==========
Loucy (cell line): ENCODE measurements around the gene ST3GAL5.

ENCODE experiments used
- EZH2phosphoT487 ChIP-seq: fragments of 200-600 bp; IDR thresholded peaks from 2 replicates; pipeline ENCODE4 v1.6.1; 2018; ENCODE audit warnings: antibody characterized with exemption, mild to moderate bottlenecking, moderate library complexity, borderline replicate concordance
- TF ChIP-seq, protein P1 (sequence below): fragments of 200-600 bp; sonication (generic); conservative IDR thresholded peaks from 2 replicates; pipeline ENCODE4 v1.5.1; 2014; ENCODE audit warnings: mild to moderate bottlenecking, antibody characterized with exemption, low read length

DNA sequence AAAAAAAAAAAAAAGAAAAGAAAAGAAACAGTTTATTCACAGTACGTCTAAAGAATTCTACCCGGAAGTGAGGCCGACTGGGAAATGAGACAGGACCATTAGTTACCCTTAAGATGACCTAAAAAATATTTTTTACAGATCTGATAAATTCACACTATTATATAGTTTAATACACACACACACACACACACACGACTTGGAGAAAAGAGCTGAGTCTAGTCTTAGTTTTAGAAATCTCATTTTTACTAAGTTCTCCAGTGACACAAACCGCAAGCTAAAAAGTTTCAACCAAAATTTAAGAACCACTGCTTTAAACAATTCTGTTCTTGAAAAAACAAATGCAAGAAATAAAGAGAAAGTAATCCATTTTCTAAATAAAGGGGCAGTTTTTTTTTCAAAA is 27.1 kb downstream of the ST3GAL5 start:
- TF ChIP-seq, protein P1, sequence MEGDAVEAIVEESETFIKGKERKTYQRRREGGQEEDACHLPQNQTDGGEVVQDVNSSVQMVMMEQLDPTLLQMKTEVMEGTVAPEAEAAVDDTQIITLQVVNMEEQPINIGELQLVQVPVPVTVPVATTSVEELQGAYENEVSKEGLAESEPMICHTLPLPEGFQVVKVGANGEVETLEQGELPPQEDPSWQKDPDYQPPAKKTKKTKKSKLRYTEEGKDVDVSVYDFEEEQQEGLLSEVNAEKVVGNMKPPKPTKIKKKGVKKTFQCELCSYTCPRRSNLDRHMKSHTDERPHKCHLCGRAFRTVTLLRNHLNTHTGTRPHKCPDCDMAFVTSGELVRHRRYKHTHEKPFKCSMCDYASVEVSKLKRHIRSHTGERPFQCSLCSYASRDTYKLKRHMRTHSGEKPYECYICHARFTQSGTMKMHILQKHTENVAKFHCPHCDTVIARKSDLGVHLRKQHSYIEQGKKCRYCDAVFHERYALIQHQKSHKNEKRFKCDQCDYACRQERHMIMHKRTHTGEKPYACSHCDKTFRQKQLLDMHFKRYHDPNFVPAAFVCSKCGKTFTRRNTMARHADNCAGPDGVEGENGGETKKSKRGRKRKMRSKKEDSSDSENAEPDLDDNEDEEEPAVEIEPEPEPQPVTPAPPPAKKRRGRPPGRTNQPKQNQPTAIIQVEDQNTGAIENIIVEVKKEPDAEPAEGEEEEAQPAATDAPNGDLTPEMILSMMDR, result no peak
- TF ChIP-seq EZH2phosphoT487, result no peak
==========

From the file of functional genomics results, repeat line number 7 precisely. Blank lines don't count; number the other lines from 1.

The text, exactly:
- TF ChIP-seq EZH2phosphoT487, result no peak